3 Thought Provoking Reads for Your Holiday Weekend

Contributed By

Dylan Rodgers

Content Strategy Manager and Editor in Chief of the Schoology Exchange

3 Thought Provoking Reads for Your Holiday Weekend

Posted in Schoology | November 20, 2015

There are few things better on a holiday weekend than finding an empty couch after a big meal and nestling in for a good read. Those of you who celebrate Thanksgiving know exactly what I'm talking about.

This weekend, after you've had your fair share of tryptophan and are looking to get those synapses firing again, consider reading one (or all) of the following articles. They should take the perfect amount of time to bridge the gap between turkey and pumpkin pie.

Slate, Can Online Exchange Programs Really Help Kids Learn About the World?

Chris Berdik’s article covers global learning initiatives that are using video conferencing and collaborative LMS platforms to drive academic engagement between students across the globe. Why is this so important? Well, as Berdik quotes one education consultant, “kids will be global with or without us.”

The article provides inspiring examples of students creating solar powered lights and water filters through video and live text collaboration all while millions of miles away.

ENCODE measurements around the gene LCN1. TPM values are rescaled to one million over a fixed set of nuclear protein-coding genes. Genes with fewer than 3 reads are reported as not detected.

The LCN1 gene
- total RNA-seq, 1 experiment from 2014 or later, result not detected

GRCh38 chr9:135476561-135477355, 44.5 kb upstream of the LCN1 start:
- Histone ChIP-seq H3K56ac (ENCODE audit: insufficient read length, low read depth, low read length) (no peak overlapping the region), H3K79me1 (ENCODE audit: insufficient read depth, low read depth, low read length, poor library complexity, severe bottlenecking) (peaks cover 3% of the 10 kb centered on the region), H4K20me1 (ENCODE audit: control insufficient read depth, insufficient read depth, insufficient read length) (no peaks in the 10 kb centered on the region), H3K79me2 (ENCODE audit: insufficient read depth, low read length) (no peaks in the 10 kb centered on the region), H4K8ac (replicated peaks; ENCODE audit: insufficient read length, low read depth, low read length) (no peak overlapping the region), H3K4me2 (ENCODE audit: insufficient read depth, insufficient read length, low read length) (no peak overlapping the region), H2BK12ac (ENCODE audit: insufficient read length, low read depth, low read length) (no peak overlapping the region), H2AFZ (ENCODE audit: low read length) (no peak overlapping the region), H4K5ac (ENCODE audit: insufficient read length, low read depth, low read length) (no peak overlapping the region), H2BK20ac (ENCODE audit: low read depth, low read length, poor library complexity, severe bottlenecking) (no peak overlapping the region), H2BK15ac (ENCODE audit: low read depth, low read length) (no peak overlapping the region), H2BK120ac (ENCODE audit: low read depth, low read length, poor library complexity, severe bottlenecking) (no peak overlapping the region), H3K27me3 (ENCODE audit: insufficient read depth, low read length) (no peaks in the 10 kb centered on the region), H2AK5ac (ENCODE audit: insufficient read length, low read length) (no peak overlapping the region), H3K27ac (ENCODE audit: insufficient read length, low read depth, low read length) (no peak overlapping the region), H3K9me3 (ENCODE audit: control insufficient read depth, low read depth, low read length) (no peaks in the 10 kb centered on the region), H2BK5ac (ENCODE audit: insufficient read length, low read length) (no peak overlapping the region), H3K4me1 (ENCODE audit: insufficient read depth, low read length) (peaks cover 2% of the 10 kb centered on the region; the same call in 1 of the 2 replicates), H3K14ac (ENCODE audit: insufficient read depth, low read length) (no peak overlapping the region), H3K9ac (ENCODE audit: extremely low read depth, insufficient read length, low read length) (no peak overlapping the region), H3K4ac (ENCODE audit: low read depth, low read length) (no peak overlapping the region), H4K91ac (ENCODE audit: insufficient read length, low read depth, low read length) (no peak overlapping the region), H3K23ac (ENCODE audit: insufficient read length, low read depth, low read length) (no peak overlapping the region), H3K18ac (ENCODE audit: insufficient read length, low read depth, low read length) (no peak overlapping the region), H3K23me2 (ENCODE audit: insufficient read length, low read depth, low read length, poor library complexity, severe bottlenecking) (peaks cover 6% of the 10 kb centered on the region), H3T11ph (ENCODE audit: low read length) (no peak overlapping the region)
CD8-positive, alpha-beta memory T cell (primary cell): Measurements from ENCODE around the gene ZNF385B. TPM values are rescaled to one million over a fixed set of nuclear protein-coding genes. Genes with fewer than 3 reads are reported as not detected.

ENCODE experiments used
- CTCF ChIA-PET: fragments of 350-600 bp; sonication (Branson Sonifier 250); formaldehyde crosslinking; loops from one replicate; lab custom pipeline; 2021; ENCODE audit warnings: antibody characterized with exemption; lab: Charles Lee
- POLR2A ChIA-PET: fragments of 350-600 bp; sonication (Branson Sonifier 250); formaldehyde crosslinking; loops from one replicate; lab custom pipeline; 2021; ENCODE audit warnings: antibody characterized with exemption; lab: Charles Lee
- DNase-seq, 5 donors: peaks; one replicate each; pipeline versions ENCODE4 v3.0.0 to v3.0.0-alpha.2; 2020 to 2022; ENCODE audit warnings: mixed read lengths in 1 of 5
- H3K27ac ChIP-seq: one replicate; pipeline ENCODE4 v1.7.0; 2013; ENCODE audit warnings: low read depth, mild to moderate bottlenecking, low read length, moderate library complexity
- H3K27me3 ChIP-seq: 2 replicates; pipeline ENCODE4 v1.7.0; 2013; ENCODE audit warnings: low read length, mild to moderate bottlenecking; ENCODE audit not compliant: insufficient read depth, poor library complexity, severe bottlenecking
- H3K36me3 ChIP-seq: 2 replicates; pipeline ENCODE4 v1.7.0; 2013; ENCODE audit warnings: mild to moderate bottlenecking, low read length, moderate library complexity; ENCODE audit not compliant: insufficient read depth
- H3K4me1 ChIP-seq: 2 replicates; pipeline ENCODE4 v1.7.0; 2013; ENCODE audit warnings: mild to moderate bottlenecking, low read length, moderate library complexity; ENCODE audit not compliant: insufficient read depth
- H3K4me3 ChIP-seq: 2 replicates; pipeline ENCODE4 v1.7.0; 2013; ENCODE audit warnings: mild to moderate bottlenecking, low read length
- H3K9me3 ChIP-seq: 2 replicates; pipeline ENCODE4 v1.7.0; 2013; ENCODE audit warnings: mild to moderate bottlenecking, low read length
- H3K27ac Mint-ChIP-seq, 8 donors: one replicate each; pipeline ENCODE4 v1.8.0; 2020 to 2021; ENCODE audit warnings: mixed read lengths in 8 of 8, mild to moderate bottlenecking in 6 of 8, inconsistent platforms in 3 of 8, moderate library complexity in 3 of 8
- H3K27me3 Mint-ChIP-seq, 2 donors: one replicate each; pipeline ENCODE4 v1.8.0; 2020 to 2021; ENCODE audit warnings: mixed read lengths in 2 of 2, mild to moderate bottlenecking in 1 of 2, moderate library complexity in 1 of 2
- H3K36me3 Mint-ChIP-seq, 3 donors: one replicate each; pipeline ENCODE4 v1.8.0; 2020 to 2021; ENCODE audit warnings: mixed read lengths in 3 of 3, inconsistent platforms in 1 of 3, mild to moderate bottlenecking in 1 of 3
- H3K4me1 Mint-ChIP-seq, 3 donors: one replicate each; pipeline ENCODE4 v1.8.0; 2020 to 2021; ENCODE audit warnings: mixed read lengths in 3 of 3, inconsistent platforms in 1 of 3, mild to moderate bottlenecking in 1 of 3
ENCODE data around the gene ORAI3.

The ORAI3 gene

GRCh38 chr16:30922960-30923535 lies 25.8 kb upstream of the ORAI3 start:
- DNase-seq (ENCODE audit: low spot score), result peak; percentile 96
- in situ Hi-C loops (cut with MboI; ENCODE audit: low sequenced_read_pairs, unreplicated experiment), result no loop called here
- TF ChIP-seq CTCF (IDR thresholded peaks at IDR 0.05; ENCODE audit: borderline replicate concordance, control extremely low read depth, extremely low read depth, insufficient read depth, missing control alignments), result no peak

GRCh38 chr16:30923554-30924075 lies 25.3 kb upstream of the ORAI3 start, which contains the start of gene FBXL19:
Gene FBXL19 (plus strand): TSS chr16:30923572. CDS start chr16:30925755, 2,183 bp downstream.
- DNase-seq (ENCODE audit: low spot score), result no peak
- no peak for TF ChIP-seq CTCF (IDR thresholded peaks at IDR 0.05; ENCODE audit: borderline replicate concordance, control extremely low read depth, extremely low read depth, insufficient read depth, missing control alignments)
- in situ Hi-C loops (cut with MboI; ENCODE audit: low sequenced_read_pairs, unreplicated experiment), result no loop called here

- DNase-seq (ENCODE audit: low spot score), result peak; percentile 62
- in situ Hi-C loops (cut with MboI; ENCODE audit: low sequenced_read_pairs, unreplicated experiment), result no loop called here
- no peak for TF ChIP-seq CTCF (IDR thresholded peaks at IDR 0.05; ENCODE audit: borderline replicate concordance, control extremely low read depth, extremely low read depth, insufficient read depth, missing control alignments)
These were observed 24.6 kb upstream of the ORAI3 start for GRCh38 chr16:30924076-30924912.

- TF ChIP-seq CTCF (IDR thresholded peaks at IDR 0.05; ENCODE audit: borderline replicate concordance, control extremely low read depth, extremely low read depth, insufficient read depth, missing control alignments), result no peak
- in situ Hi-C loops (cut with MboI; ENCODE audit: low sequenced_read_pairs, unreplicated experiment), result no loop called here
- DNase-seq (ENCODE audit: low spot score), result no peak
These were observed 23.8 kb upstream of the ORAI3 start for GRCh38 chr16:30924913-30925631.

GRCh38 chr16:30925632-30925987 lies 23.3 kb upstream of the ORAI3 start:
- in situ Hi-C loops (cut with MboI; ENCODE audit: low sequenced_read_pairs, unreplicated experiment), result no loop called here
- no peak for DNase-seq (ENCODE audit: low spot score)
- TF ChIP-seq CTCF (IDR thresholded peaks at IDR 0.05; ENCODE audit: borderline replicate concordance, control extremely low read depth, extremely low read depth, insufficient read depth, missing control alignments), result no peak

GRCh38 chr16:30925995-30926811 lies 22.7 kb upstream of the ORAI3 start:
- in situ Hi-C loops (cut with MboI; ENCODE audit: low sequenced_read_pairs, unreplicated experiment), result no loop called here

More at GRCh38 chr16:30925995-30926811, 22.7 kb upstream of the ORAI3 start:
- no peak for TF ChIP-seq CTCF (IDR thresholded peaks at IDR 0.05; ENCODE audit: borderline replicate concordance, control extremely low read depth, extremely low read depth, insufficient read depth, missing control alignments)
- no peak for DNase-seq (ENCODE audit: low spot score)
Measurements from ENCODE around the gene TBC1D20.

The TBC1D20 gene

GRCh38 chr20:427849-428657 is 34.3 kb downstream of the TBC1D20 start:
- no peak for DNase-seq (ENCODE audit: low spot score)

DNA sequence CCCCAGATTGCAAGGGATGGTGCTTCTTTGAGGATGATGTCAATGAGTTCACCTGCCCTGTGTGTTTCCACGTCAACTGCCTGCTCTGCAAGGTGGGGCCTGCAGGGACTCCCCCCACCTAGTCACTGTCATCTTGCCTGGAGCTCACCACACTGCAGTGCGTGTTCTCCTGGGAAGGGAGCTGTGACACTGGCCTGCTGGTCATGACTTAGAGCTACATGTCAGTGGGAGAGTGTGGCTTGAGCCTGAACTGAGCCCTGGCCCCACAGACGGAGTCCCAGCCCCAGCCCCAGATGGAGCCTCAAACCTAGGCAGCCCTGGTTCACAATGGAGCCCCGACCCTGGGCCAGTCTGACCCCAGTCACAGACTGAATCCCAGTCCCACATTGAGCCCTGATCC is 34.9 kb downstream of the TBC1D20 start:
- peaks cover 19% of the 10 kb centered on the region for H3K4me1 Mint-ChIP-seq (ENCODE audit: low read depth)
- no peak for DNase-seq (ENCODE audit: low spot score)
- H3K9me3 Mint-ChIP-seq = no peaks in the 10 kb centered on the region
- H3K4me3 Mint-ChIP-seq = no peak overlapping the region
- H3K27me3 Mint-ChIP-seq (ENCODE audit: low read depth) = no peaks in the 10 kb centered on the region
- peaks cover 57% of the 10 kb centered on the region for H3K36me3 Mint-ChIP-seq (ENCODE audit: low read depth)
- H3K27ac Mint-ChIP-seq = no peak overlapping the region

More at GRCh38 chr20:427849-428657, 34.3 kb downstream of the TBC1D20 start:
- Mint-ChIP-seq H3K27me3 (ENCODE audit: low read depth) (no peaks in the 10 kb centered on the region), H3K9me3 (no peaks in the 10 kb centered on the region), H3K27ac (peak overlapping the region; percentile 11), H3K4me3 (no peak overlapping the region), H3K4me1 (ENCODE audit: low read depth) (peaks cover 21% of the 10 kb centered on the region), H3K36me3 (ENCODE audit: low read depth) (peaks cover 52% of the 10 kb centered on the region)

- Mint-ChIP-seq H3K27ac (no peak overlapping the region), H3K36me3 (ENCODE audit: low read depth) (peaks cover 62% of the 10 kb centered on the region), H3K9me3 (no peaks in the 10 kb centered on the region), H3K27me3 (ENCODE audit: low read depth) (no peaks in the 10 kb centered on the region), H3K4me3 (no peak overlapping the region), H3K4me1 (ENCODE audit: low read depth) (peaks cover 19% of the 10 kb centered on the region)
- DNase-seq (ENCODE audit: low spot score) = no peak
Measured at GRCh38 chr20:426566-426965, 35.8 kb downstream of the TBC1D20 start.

T.H.E Journal, Blended Learning Is the Future of K-12 Educational Technology

Cathie Norris and Elliot Soloway evaluate the efficacy of their own article written just last month on the lack of promise blended learning brings to education. The two authors found new research which redefined the concept for them as blended learning being conducted “at least in part through online delivery,” as opposed to more extreme definitions they’d heard previously. 

The authors make three predictions of how blended learning will impact school curriculum in the future. Taking time to read both October’s article and the follow-up will provide a balance of perspective, and a great example of how opinions change through new research and experiences.

Fortune, Why Ed Tech is Currently ‘The Wild Wild West’

For those of us who didn’t attend, Jennifer Reingold gives an insider’s look into the Fortune Global Forum’s session on Ed Tech. One of the more drastic conclusions reached was that 500 to 1,000 colleges across the country will no longer exist in the coming years due to MOOC’s and the increased amount of content made accessible through these extended learning initiatives.

While we don’t necessarily think it’s heading towards “Jurassic Park” territory as one panelist put it, the disruption caused by innovative learning platforms is drastically changing the education landscape.

 What will you be reading this week?

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